Hawaii’s Spam Musubi Recipe

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On-the-go lunch, dinner, or snack shaped in a rectangular musubi

spam musubi

Hawaii’s iconic Spam Musubi

Ohhh this by far screams my childhood in Hawaii. Spam musubi was packed into my lunch for school, the beach, and a hike. It is so common in Hawaii that you can find it at convenience stores like 7-11, Minute Stop, and gas stop stations.

Most of my mainland friends were shocked when they first heard me talking about spam musubi. Once they gave it a taste, they were hooked onto its salty and umami taste.

spam musubi

Where did Spam Musubi come from?

Spam Musubi was heavily influenced by the Japanese Onigiri. A Japanese onigiri is usually made of rice formed into a triangle and wrapped by a piece of nori. Sometimes these onigiri is stuffed with a salty plum in the middle. Barbara Funamura is credited to be the inventor of Spam Musubi back in 1982. At first it was in the shape of a triangle stuffed with spam, but later a rectangular mold was introduced which coincidentally fitted a spam.

spam musubi wrapped

What’s Spam?

Spam is a brand made by Hormel Foods Corporation. It is made of cooked pork that became popular during World War II. It became so popular in Hawaii during that time, every household was incorporating spam into their every day meals.

Spam was loved for its convenience of protein packed into a small can. Its key taste of saltiness is what captivated the locals of Hawaii. Not only was it a tasty ingredient but at the time, it was a cheap ingredient to use.

spam

Different types of Spam Musubi

There are a variety of types of Spam Musubi like Furikake Spam Musubi, the breakfast Spam Musubi (an egg added into it), and Teriyaki Spam Musubi.

I’ve also seen others using Portuguese sausage as a replacement for Spam in their musubis. I honestly believe you can customize it however you like!

spam musubi

How to make Spam Musubi

Making Spam Musubi is very easy:

  • Cook at least 5 cups of rice for one can of Spam
  • Slice the chunk of spam into about 8-9 pieces. I love using this luncheon meat slicer to get even slices.
  • Cut the nori into 2-3 inch pieces. Saving the leftovers for other uses or to snack on.
  • Fry the spam on both sides until desired crispiness.

Assemble the musubi by laying down one piece of nori, followed by the musubi mold. Fill the mold with one slice of spam and a scoop of rice. Press down on the rice and take off the mold. Wrap it up with the nori using a dab of water to seal it up.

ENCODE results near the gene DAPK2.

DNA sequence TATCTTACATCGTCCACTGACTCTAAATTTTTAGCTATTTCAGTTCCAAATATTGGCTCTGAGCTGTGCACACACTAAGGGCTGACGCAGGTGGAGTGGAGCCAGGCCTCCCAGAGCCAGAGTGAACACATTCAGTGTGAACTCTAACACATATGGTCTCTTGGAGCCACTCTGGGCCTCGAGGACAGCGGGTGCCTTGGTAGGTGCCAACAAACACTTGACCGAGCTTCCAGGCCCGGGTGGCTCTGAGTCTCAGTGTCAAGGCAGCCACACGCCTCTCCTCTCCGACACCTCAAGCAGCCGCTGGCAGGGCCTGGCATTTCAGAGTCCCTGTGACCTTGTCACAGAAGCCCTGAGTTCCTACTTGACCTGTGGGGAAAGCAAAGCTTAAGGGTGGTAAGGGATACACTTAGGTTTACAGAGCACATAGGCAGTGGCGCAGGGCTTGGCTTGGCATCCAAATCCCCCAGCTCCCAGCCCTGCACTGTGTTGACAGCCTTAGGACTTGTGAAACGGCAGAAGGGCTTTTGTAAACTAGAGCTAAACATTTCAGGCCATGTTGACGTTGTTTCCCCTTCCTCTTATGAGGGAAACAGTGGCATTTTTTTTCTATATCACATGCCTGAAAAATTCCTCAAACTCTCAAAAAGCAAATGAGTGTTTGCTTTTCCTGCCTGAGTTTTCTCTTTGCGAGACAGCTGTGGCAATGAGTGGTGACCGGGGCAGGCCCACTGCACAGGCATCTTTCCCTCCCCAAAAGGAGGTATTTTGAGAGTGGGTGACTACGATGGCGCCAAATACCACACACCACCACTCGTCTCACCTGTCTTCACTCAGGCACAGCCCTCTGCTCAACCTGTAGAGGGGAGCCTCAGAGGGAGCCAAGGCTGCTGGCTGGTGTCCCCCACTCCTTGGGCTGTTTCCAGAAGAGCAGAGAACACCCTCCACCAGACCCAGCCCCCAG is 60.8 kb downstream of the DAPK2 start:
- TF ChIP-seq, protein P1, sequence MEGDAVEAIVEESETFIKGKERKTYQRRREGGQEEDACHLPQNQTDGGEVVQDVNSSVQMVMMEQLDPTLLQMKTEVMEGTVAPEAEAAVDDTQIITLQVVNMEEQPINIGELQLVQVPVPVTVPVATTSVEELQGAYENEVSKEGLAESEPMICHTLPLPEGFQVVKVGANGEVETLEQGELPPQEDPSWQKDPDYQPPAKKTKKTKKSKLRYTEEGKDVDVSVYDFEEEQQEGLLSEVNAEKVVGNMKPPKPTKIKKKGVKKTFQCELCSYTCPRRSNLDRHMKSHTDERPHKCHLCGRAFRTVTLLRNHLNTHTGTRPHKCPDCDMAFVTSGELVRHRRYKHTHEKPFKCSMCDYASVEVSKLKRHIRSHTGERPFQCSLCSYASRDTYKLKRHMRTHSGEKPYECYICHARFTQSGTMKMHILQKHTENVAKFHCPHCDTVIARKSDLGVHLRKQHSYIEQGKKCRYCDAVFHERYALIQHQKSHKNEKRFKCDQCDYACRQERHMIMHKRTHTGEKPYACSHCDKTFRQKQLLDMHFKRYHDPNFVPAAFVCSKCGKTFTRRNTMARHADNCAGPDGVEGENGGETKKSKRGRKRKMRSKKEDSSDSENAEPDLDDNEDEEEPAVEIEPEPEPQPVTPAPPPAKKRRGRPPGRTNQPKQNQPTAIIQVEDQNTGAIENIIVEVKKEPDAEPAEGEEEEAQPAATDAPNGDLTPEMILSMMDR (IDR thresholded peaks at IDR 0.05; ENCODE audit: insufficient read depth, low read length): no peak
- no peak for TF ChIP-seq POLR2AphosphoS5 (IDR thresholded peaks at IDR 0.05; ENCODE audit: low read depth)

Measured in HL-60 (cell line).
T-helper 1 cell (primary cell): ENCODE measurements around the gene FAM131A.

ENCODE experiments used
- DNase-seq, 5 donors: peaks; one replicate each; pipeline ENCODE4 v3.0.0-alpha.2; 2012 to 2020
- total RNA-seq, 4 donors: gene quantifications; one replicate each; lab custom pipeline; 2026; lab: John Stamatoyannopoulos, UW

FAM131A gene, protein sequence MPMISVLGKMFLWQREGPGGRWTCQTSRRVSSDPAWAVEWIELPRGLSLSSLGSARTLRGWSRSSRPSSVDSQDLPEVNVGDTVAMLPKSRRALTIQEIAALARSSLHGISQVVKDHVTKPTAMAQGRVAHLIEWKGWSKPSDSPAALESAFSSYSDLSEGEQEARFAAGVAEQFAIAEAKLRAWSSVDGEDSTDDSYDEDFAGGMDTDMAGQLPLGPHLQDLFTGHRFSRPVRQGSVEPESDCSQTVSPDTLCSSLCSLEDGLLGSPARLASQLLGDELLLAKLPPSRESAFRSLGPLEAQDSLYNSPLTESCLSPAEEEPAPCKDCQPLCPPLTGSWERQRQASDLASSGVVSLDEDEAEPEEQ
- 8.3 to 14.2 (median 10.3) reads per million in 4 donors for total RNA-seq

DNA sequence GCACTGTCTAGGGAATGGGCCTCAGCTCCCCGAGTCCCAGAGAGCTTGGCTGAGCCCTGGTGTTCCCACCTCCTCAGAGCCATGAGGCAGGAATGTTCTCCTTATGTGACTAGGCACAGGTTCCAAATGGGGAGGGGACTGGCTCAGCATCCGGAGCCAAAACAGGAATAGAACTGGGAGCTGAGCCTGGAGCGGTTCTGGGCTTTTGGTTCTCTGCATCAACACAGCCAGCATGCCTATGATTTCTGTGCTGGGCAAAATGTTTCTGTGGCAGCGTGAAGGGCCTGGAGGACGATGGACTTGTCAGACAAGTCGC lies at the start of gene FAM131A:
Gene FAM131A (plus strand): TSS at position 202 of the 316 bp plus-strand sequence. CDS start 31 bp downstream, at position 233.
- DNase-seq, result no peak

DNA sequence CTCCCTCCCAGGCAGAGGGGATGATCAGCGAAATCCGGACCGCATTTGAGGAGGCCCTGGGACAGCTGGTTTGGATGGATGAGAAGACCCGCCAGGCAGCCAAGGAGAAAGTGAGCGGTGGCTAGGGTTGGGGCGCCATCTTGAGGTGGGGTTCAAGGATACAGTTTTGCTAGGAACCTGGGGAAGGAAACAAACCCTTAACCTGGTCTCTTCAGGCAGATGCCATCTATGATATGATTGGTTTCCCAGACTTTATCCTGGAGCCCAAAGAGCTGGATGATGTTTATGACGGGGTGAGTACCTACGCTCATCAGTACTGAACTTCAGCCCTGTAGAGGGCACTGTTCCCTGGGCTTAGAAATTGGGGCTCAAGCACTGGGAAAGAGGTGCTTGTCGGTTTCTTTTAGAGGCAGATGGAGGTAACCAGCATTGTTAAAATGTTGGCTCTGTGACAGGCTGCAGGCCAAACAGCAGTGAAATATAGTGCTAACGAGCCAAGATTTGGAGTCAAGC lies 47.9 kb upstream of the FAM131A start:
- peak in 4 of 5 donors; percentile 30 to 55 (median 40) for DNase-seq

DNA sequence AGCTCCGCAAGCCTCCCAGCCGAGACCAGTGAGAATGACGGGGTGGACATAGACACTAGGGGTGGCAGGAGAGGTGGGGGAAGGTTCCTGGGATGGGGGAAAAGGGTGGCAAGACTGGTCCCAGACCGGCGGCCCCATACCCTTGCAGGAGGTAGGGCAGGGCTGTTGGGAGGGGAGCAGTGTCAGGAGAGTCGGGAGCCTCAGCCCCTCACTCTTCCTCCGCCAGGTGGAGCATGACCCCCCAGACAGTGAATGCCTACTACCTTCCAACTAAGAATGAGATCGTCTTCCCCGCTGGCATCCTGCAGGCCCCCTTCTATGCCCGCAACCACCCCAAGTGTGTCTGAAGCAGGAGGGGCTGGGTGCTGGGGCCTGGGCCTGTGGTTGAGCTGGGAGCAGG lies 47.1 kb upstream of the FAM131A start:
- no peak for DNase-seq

spam musubi mold

How to store Spam Musubi

Eating Spam Musubi fresh is the best thing! But if you need to pack it, wrap it up in clear wrap. It will still be good to eat for the day.

If you are saving it for another day, store it up to a week wrapped in clear wrap in the fridge. Reheat it in the microwave for a minute before eating. 
Give this onolicious recipe a try! If you did give it a try, please leave a comment with a star rating below. Mahalo!

spam musubi wrapped

Video Tutorial

Check out this video to help you gain more insight on how to make Spam Musubi. Also, subscribe to my YouTube to help support me so I can continue making more of these contents. Mahalo!

Hawaiian Style Spam Musubi

Learn how to make 4 types of Spam Musubi! A local Hawaiian version to the Japanese musubi. Super simple but super yummy to eat! Pack a spam musubi with plastic wrap and take it with you anywhere for lunch, dinner, or snack! Great for a picnic, swim at the beach, or any hangout.
Print Recipe
spam musubi thumbnail
Prep Time:5 minutes
Cook Time:45 minutes
Assembling:30 minutes
Total Time:1 hour 20 minutes

Equipment

  • Pan
  • Rice Cooker

Ingredients

  • 3 cups cooked rice
  • 1 can spam
  • 3 sheets nori (seaweed sheet)
  • 1/2 tsp furikake seasoning (optional)
  • 3 eggs (optional)

Teriyaki Sauce

  • 2 tbsp shoyu (soy sauce)
  • 2 tbsp white cooking wine
  • 2 tbsp sugar
  • 1 cloved crushed garlic

Instructions

  • Wash and cook rice in a rice cooker. Cut the nori into 3 inch wide sheets.
  • Open a can of spam and slice it one inch in length. Usually comes out to 9-10 slices.
  • Fry the spam on a pan over medium heat. 3-4 minutes on one side before flipping it. (Add the teriyaki sauce to the pan and let it cook for 1-2 minutes then flip it over and cook for another minute.)
  • Place nori down and the musubi mold on top. Place a scoop of cooked rice in the musubi mold. Press down on the rice with the mold handle. Then add the cooked spam and push out the contents with the musubi handle while pushing the rectangle mold up and over the contents.
  • Wet the ends of the nori with water and fold it towards the middle.
  • Serve hot or wrap it in plastic wrap to have an on go lunch.
Servings: 10 musubis

8 Comments

  1. 5 stars
    It’s good to know that spam musubi can be stored in cling wrap to keep it fresh. My husband was raised in Hawaii, and he wants to teach our kids how to make musubi and other Hawaiian foods. I’d really love to take my whole family to a Hawaiian restaurant to learn more about those foods.

  2. I have not had Spam since I left Hawaii and am looking forward to it and your other recipes. Thank you for posting these. Mahalo nui loa!

  3. 5 stars
    Thank you for an authentic recipe, I had to sift through so many culturally appropriated recipes from non-hawaiians before I found this one! I hope you rise to the top!

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